Walk the talk
By MARTIN VENGADESAN, The Star, October 10, 2010
After years of searching for peace, one man finds that the path leads back to himself.
Kuala Lumpur, Malaysia -- SHANTUM Seth belongs to one of India’s most celebrated families. His brother Vikram is a respected novelist best known for the award-winning epic, A Suitable Boy, while his mother, Leila, was the first ever female Chief Justice in India’s state court system.
Seth himself has lived a fascinating life and donned many hats, from that of corporate executive to political activist. He finally found his calling as a Buddhist scholar and it is in this capacity that he recently visited Malaysia, to give talks, one of them at the recently established Indian Cultural Centre in Kuala Lumpur.
Shantum Seth ... Buddhism suits my temperament and my search for a non-god based way of life.
I spoke to Seth, 52, about the many twists and turns his life has taken and found him to be a thoroughly engaging individual.
He is an ordained teacher (dharmacharya) in the Zen (Dhyana) lineage of Buddhism and also conducts pilgrimmage tours in India, taking participants on both the physical journey through the holy sites of Buddha’s life (cities such as Bodhgaya, Varanasi and Kushinagar) and a spiritual excursion.
“My teacher (Vietnam-born) Thich Nhat Hanh is here on a retreat and I wanted to visit with him. When the External Affairs Ministry in India heard I was coming, they suggested I offer some talks on Buddhism,” he explains.
His talk, In the footsteps of the Buddha, is one that Seth has been giving since the late 1980s. I asked if his quest was to awaken a certain consciousness in others, and if he was in effect an evangelist for Buddhism?
“I don’t look upon it as a conversion. It is a personal path, but if I feel that I can help people in some sort of way to help calm their mind I will try.
“I was born a Hindu, I went into the corporate sector, then politics, where I eventually felt burnt out. I suddenly came to the realisation that rather than fighting for peace, I needed to be the peace I sought.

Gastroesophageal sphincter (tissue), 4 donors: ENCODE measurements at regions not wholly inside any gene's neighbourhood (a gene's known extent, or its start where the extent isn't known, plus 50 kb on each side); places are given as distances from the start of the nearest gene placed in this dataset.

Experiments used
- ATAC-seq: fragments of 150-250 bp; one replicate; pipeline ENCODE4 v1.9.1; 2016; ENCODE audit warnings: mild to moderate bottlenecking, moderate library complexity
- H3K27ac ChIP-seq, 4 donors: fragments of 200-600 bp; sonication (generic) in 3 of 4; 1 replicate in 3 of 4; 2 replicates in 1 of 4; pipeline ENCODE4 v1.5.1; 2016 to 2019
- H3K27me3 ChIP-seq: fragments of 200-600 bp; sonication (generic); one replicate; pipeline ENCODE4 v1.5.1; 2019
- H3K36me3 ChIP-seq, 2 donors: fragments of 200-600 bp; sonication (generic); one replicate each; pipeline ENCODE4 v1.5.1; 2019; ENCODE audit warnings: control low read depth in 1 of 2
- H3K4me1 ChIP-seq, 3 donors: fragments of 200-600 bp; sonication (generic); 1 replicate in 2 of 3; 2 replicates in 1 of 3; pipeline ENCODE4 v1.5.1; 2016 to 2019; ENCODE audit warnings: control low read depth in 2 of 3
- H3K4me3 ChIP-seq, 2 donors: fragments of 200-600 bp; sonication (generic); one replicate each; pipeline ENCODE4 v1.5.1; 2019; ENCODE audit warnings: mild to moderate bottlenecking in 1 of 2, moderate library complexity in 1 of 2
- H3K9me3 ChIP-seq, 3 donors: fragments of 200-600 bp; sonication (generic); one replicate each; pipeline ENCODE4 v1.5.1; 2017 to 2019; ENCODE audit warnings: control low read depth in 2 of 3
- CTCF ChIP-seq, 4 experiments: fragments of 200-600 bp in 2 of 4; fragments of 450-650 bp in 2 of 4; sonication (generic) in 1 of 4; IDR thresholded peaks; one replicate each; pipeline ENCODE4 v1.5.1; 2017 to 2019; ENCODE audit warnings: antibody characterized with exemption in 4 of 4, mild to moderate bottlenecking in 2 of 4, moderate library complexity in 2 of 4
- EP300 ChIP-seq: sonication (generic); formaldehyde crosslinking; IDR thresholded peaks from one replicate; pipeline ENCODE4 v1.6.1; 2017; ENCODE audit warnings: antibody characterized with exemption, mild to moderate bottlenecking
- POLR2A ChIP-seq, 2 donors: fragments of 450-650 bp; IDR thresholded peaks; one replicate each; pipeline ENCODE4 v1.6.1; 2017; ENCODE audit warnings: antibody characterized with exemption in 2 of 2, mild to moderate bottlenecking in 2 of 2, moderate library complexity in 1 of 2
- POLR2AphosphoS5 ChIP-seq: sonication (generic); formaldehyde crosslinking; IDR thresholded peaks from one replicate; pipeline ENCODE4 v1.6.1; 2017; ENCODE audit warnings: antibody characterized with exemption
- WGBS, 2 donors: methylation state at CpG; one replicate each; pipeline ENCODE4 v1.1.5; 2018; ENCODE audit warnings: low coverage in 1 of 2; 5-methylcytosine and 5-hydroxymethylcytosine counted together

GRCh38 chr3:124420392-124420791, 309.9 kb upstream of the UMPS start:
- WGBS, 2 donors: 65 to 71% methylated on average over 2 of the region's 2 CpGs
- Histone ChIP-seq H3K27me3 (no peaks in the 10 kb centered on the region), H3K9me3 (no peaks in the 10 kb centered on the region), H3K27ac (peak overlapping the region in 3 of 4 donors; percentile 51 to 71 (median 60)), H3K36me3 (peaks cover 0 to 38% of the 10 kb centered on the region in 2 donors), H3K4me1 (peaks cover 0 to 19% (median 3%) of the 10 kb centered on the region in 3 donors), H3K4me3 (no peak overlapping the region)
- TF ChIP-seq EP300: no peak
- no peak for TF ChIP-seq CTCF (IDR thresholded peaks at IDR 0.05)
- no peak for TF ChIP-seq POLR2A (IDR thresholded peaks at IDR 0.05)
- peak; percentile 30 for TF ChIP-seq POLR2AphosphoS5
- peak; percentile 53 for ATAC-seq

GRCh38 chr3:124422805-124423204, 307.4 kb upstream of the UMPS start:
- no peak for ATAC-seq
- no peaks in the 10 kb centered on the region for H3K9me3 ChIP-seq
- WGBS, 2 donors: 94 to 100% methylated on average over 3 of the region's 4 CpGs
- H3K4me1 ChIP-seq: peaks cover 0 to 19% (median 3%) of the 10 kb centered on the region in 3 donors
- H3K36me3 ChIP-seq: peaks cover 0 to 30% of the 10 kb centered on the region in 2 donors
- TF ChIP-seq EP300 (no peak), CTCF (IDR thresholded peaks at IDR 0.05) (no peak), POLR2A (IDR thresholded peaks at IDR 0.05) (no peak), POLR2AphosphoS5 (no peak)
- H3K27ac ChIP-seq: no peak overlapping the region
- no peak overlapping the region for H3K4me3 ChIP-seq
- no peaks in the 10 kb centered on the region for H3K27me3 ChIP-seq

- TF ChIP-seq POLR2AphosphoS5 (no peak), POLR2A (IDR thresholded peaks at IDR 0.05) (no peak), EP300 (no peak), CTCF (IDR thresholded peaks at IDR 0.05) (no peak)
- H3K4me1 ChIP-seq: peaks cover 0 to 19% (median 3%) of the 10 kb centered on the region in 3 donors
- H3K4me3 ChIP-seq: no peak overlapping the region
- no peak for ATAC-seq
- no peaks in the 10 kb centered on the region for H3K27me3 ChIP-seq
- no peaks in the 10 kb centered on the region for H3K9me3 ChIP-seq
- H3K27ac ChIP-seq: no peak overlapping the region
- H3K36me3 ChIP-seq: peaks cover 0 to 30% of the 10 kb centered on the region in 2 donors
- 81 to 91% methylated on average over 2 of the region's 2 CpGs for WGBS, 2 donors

“I went through a lot of philosophies in my journey, Christianity and Sufi-ism among them, but it was Buddhism that suited my temperament and my search for a non-god based way of life.”
Finding the right path was an eventful journey for Seth, who began by studying in prestigious schools in India before going to Britain to study tootwear and technology, following in the (ahem) footsteps of his father Prem, who spent many years working for Bata, the famed shoe company.
Tellingly, he also did a thesis in Gandhian Economics, which focused his thoughts on the economic injustices of this world.
“Human greed and ignorance do create a lot of suffering in this world. When you go to India and you’re confronted with the sheer magnitude of the poverty there, you can either turn away from it or try and confront it. If you look at the cause of this suffering, you can try and combat it with education or through consciousness.”
Seth eventually turned his back on his corporate career and became a “Green” political activist. However, this too became unfulfilling. “I think it’s good that one changes careers in life. You should actually have a few careers I think.”
Seth went on to work with Oxfam and the United Nations Development Programme, but his most crucial transformation came in 1987 when he was enjoying a spell in the bohemian world of artiste management on the Pacific Coast of the United States and met Thich Nhat Hanh. Today on his tours many of the participants benefit from his experiences.
“I think the tours are very transformative. I feel blessed introducing people to the historical Buddha. We have periods of meditation and reflection and there is often a feeling of awareness or self-realisation that comes with this,” he says.
When one investigates Buddhism it becomes clear that like most other religions there are a fair number of variants such as Mahayana and Theravada (usually associated with Sri Lanka) and many other localised variations, particularly in Tibet and Japan. Seth does not see this as a problem that divides the Buddhist world.
“I think it can be both a strength and a weakness. The core teachings and values of different schools are the same, even if the emphasis may differ. I draw my ideas from both Mahayana and Theravada and find that it all blends quite easily.
“I am essentially interested in Buddha as a human being, his englightenment and awareness of suffering and how to end that suffering. I’m not quite so big on the supernatural elements – that he was born from the right side of his mother and so on.”
Seth (www.buddhapath.com) has contributed to a number of books, including Walking with the Buddha; I have arrived; I am home, and Volunteers against Conflict, and served as a consultant on documentaries such as Life of the Buddha and The Story of India. He is currently working on a Hollywood production entitled Buddha. He also hosts a weekly TV programme on Zee TV in India called Buddham Saranam Gachami (I take refuge in Buddha).
Seth is also great traveller, having visited more than 50 countries! He describes himself as having once been “totally addicted to squash” and also has an ear for the reggae music of Bob Marley and Peter Tosh.
He now lives with his wife Gitanjali, their two daughters and his parents in Noida, near New Dehli. Both Vikram and his filmmaker sister Aradhana stay with the family when they are in India.
“We are a very close-knit family. We are people who can get on well and there is a lot of respect for each other even though we are very different personalities. We all appreciate each other’s successes. I like my brother’s writing very much and my family have all come on my tours, which was a great honour.”